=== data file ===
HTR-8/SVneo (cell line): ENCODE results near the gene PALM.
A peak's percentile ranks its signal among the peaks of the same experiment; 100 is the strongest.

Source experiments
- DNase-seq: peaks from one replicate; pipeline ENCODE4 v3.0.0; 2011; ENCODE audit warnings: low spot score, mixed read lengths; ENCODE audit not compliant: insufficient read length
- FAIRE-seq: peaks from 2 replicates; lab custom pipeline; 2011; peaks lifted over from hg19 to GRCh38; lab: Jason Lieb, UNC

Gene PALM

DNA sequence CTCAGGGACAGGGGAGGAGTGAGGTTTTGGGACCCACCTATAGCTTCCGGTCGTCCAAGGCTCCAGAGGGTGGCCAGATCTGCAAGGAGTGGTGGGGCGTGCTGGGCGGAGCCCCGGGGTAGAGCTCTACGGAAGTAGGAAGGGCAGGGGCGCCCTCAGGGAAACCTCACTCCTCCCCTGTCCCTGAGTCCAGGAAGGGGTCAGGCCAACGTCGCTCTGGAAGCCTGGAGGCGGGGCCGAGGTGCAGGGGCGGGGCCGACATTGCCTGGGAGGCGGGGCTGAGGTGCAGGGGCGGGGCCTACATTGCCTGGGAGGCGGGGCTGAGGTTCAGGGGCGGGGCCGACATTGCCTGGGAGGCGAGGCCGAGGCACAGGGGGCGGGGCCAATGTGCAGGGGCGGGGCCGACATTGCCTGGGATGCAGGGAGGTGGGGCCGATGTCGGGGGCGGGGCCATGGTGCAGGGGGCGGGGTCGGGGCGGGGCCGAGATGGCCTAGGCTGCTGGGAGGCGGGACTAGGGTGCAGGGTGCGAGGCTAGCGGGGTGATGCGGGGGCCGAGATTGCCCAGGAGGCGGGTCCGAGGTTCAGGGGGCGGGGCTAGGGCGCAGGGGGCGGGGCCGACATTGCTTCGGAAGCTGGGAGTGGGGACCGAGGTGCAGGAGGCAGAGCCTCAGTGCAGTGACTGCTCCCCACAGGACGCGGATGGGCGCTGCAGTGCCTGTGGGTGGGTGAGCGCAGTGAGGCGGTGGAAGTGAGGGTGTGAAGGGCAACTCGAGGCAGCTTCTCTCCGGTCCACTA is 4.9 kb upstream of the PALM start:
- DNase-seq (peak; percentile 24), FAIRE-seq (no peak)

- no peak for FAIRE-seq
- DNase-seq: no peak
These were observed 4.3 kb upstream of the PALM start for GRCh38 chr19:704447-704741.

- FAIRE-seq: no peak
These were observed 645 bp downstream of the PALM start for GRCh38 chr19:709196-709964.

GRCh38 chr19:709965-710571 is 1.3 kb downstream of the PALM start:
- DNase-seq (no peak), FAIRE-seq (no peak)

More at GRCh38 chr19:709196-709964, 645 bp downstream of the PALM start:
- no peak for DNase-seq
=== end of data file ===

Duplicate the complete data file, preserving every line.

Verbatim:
HTR-8/SVneo (cell line): ENCODE results near the gene PALM.
A peak's percentile ranks its signal among the peaks of the same experiment; 100 is the strongest.

Source experiments
- DNase-seq: peaks from one replicate; pipeline ENCODE4 v3.0.0; 2011; ENCODE audit warnings: low spot score, mixed read lengths; ENCODE audit not compliant: insufficient read length
- FAIRE-seq: peaks from 2 replicates; lab custom pipeline; 2011; peaks lifted over from hg19 to GRCh38; lab: Jason Lieb, UNC

Gene PALM

DNA sequence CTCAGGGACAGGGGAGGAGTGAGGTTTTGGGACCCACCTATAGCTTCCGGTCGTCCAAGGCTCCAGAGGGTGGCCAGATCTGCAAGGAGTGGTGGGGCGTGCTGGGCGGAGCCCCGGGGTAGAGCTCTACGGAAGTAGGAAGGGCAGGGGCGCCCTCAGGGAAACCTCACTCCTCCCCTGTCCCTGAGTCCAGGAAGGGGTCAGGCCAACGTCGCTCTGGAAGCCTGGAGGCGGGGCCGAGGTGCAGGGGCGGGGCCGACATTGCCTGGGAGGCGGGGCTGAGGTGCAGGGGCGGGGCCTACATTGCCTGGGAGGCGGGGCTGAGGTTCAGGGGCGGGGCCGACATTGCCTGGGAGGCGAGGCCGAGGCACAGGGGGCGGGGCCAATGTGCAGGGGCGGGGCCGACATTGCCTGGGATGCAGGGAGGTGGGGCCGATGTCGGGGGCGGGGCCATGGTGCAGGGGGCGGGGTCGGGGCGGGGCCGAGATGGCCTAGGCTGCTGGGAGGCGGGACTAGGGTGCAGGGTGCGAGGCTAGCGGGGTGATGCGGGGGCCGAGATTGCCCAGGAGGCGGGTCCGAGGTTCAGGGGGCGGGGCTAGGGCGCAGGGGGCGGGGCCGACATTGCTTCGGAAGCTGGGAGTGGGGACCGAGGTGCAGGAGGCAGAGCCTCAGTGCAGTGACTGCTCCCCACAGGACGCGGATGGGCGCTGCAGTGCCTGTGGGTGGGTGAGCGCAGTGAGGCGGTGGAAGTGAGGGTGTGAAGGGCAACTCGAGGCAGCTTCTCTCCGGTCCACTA is 4.9 kb upstream of the PALM start:
- DNase-seq (peak; percentile 24), FAIRE-seq (no peak)

- no peak for FAIRE-seq
- DNase-seq: no peak
These were observed 4.3 kb upstream of the PALM start for GRCh38 chr19:704447-704741.

- FAIRE-seq: no peak
These were observed 645 bp downstream of the PALM start for GRCh38 chr19:709196-709964.

GRCh38 chr19:709965-710571 is 1.3 kb downstream of the PALM start:
- DNase-seq (no peak), FAIRE-seq (no peak)

More at GRCh38 chr19:709196-709964, 645 bp downstream of the PALM start:
- no peak for DNase-seq